I know nobody is going to read this terrible blog to find this, but still, I’m moderately frustrated in trying to find a decent workflow to deploy a small, single-executable, Python-based Qt application.
Even on Windows using C++, it was not so easy to build statically until I found the Qt static libraries on the MinGW/MSYS2 repository – then building statically became a magical experience.
So far, the only deployment tools that promise to deploy a Python Qt program as a single executable are PyInstaller and pyqtdeploy.
PyInstaller works by freezing everything, creating an archive inside the executable with the minimum number of modules necessary to run, invoking UPX on these modules, and then when the program is run, it extracts everything to a temporary folder and runs the actual program from there. As such, startup times seem to be around 3-5 seconds, and the size of the executable is about 30 MB.
pyqtdeploy works by freezing your code, turning it into a Qt project with some pyqtdeploy-specific code, and then compiling that code as if it were a C++-style project, so you could compile a static version of Qt against this generated code.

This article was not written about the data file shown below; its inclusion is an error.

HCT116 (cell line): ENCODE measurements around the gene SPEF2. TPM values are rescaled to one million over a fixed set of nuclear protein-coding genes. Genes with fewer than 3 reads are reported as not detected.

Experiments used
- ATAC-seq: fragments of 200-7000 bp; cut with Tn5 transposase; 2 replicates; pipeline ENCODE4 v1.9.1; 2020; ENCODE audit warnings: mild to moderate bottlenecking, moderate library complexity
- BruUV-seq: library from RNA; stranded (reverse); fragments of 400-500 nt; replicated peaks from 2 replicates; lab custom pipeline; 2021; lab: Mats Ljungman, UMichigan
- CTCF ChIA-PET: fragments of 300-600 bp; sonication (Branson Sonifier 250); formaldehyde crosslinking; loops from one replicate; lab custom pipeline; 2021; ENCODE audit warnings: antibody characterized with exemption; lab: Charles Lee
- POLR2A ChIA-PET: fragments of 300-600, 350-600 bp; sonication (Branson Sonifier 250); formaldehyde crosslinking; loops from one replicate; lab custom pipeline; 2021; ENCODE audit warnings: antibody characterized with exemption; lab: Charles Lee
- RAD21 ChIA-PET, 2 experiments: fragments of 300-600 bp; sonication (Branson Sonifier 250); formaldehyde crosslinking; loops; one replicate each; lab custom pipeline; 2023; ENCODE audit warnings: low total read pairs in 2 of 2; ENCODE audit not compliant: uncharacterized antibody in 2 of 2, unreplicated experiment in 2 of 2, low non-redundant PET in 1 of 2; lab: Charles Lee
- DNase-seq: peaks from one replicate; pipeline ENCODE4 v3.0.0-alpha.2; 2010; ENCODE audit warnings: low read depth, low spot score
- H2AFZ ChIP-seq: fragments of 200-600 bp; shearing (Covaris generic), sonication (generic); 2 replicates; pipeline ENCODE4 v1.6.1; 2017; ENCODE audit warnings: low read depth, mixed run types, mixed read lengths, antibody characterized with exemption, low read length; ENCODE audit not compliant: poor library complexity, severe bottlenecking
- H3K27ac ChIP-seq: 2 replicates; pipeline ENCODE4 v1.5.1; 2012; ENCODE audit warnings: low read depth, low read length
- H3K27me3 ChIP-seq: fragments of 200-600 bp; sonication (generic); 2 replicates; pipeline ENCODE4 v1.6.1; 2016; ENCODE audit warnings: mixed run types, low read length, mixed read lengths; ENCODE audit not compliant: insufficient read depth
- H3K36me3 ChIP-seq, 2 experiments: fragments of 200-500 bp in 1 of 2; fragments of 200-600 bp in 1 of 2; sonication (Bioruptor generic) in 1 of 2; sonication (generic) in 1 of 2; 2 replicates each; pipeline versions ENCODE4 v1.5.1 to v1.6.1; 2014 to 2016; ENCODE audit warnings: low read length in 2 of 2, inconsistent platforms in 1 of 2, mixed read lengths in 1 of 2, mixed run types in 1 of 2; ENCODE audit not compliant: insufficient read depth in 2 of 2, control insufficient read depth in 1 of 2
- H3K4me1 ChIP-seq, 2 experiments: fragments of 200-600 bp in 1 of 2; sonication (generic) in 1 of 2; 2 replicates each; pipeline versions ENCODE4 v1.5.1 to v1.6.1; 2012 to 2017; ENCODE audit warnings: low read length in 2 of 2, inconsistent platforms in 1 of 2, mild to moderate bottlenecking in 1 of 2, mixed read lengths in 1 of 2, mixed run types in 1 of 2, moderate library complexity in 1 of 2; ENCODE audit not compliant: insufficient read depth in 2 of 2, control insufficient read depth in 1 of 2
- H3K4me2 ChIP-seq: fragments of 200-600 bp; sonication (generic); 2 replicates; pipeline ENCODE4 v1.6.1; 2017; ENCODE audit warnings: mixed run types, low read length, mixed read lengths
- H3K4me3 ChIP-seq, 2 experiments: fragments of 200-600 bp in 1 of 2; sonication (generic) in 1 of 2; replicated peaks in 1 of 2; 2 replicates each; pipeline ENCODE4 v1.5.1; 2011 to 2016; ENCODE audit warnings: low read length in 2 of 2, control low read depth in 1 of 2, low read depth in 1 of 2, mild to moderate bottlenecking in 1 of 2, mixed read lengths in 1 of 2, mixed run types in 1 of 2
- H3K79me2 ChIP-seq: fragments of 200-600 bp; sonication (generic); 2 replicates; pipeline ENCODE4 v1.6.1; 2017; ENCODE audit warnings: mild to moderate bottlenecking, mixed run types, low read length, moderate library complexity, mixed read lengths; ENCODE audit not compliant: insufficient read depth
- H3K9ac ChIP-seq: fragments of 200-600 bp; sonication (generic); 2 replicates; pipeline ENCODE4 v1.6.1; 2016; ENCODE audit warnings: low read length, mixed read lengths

But in order to use pyqtdeploy, you need to have the libraries at hand for linking:
LIBS += -lQtCore LIBS += -lQtGui LIBS += -lpython36 LIBS += -lsip
There’s no way around it – you must build Python and the other dependencies from scratch, and this could take a long time.
I have also encountered strange errors such as
SOLE_AUTHENTICATION_SERVICE being undefined in the Windows API headers.
I mean, I suppose pyqtdeploy works, but is this even a trajectory worth going? What would be the pre-UPX size of such an executable – 25 MB, perhaps? That would put it on par with the AO executable.
I might as well write the launcher in C++, or switch to Tkinter.